By: Asma Al-Mahattwari
Comparisons between private schools and public schools in Sana’a reveal striking disparities. Perhaps surprisingly, though, each type of school exhibits significant negative and positive aspects in relation to the other.
A result of low economic levels and failed development plans, the education sector in many Arab countries has suffered a great deal. In particular, the establishment of new and improved public schools has been limited, as have been advances in the quality of teachers.
These realities ushered in the emergence of private schools, which were designed to pick up the slack where government schools failed to carry the burden of providing a quality education for students.
In Yemen, the number of private schools has greatly increased over the last ten years. This occurred in concert with state encouragement of private sector investment in education, part of an economic reform program.
According to the latest official Ministry of Education statistics, the private education sector employs about 22,500 workers annually, including 16,500 teachers.
Mohammed Medass, general director of the Department of Private Education, said there are now about 868 private schools in Yemen. “We are responsible for carrying out reports on the quality of the schools, their locations, and the teachers who will work there. The report is then transferred to the Ministry of Education for a decision on whether it will be opened or not,” said Medass.
According to Medass, private schools pay large amounts of fees and taxes to local authorities. “If the standard of education in the private schools is low, this is because of local authorities and their interest in money; also at fault are misunderstandings of the qualifications for opening a new school,” he added.
When talking about services and activities at schools, it will be found that private schools are better off than public schools. The headmaster of Al-Nebras Modern School, Mr. Ali Al-Mansour, said that English and computer-related subjects, taught as basic subjects, can be found a great deal more in private schools. French and German are also offered at some private schools.
Mrs. Najla Al-Haifi, headmistress of the girls’ section at Al-Nebras Modern School, said that private schools provide students with a greater variety of activities and with facilities such as modern libraries and laboratories, and that they prepare science and entertainment field trips for students at least three times a year.
On the other hand, Bushra, a teacher in both private and public schools, opined that a public school education is preferable to that provided by private schools because the aims of private schools are financial, with a greater emphasis placed on the schools’ investment than on a quality education.
For his part, headmaster Al-Manssor said people should not see a private education only in terms of earnings as, in his opinion, they provide a great many services for the benefit of students.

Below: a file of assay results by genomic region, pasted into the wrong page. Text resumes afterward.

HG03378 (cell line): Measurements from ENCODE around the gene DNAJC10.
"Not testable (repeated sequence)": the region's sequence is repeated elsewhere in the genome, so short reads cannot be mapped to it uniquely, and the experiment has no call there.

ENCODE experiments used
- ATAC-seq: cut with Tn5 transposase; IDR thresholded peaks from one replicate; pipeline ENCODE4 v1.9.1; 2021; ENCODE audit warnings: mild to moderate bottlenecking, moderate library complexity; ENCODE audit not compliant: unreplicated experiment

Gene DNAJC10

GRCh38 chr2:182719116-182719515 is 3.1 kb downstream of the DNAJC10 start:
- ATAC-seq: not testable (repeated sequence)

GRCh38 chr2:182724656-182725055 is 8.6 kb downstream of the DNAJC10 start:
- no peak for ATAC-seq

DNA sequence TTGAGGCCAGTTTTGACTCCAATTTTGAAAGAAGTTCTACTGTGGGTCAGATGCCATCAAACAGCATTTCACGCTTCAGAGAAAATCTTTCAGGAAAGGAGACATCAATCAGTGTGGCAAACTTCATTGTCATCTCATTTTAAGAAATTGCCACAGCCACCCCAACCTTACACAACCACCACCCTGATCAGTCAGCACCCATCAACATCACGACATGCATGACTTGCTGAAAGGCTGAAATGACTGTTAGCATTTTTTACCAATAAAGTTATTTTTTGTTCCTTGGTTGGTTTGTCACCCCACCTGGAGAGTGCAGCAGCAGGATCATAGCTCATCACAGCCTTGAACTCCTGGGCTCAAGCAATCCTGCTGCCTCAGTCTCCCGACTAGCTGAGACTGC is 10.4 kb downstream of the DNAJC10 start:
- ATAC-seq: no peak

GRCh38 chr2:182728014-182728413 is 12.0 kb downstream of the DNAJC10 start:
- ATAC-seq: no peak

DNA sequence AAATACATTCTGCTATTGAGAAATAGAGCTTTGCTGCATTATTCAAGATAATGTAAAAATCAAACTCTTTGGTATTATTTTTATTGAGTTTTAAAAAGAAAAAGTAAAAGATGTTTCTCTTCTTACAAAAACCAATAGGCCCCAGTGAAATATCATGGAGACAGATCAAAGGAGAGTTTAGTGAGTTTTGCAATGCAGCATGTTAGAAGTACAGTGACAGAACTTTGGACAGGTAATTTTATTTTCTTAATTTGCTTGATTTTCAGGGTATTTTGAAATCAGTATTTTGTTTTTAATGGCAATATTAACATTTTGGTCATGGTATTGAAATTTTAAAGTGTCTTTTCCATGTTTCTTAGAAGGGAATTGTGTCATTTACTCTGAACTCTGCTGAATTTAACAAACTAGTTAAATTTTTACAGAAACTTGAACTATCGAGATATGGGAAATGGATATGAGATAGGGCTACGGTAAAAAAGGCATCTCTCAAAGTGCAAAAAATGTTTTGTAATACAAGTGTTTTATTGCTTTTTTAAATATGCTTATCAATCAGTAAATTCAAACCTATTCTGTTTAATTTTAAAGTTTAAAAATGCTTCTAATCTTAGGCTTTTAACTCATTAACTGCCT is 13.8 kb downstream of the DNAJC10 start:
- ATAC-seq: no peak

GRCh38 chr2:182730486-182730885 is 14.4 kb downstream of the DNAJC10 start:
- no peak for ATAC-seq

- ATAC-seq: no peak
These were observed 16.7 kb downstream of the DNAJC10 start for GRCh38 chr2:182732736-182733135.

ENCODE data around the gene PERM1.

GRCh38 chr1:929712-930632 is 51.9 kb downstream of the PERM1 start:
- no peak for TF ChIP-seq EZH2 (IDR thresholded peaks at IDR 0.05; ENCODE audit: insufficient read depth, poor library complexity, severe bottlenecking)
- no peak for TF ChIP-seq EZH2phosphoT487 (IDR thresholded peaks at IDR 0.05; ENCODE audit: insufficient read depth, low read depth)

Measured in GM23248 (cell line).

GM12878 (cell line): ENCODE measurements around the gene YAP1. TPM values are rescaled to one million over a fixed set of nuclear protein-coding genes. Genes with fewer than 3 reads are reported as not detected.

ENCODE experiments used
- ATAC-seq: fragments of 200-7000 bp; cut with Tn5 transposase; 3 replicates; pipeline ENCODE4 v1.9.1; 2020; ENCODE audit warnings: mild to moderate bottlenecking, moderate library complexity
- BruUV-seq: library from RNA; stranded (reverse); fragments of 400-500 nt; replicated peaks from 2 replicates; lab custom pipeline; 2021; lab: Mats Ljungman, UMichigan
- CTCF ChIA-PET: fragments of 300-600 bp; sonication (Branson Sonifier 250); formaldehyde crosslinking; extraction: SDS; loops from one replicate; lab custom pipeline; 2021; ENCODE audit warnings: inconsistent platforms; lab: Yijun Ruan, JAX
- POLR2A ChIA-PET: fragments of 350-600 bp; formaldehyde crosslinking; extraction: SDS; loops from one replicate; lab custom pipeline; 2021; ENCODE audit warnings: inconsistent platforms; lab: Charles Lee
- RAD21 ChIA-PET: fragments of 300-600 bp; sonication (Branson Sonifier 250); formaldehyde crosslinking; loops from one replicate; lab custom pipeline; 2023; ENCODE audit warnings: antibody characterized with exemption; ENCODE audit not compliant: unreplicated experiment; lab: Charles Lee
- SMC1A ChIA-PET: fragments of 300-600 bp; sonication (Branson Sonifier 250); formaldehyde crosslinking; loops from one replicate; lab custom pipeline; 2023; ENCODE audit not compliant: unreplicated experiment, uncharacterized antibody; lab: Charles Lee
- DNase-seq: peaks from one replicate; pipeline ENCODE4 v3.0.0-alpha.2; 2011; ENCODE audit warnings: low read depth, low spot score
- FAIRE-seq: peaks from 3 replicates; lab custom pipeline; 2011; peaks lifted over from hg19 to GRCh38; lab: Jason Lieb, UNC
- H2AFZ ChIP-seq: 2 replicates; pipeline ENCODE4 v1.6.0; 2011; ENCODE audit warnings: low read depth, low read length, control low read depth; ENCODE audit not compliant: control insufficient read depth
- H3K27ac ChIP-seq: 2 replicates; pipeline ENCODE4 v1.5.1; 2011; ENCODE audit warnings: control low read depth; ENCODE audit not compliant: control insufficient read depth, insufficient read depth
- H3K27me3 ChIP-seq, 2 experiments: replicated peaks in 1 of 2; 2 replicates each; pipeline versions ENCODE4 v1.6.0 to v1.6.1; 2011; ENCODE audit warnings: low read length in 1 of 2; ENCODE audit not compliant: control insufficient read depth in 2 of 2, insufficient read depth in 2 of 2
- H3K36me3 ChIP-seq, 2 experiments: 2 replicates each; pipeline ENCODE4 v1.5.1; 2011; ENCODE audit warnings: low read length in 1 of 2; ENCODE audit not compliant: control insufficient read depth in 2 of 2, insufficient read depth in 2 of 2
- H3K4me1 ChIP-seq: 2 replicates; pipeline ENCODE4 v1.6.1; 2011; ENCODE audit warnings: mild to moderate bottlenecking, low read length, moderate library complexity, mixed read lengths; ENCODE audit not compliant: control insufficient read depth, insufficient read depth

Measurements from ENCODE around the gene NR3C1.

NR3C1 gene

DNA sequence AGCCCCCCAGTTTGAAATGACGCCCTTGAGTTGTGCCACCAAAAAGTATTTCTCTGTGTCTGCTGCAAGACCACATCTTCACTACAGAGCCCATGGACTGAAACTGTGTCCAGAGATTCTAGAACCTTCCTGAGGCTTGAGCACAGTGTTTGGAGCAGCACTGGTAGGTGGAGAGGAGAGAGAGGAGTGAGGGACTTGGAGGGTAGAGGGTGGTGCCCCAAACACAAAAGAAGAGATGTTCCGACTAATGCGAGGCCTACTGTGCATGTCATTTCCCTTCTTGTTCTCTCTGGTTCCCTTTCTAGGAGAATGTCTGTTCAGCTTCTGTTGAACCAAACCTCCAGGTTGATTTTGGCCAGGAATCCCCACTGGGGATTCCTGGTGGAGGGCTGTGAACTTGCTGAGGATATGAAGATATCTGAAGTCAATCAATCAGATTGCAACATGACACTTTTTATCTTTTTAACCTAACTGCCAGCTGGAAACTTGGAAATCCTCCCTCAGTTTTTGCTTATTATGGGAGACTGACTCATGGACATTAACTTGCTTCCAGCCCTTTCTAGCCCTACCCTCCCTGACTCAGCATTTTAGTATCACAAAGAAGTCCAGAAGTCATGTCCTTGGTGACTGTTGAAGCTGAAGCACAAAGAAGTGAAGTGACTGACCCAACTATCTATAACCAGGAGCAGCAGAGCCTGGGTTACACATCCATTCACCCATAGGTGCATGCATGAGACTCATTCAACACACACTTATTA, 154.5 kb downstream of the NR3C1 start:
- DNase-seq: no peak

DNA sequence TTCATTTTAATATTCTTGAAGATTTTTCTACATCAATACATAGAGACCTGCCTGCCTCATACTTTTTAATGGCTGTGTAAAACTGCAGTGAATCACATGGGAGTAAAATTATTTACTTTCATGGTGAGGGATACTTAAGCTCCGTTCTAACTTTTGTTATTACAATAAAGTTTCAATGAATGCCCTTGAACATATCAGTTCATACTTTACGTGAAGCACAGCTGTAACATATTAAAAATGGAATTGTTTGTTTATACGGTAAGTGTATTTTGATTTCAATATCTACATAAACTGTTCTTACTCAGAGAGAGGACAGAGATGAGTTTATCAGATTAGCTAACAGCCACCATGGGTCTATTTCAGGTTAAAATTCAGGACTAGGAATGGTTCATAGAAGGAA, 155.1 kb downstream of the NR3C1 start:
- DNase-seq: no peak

“If it is for investment only, why are all the officials’ and educators’ sons studying in private schools? This should be considered as major evidence in favor of a private education,” Al-Manssor said.
Mr. Abdul-Badee’ Al-Qubati, who has taught in both private and public schools, said that in his experience, public schools allow teachers the right to choose the method and manner they consider most beneficial in teaching their students.
“In private schools, fathers and the students themselves are the ones who determine the method used; if the teacher uses another method, he might be fired,” said Al-Qubati.
Despite all the negatives that can be attributed to public schools, test results have confirmed that the level of education given in public schools is higher than that provided in private schools.
Mrs. Ebtisam, a teacher in s public school, said the reason behind the higher level of public schools can be attributed to higher-quality teachers with more expertise, and genuine backgrounds as educators.
“The focus in a public school education is the educational level, whereas the target for private schools is profit,” she said.
University student Yahiya Al-Mansour said, “Yemeni educations have deteriorated in both private and public schools, but more so in the private institutions because there isn’t any control over curriculums. For example, at the Yemen Modern School, they give students curriculums which aren’t related to our religion. As for me, I will choose public schools for my children,” he said.
“The worst thing about private schools is that students don’t respect the teacher. In private schools, they have a rule: the students and their fathers come first, and then the teacher, so whatever the student does, the teacher should keep silent; otherwise, he will lose his job,” said Ms. Nawal, a teacher in a private school.
Zaid Ibrahim said four of his children study at private schools, but complains that their educational level remains low. The school cares more about trips and entertainment. “I transferred my older son from a private to a public school and really noticed a difference in my son’s personality and in how he cared much more about studying than before,” he said.
“Private school educations should be improved. The objectives of private school investors shouldn’t be economic and based on profitability of the first place; they should have developmental and humanitarian goals,” the father suggested.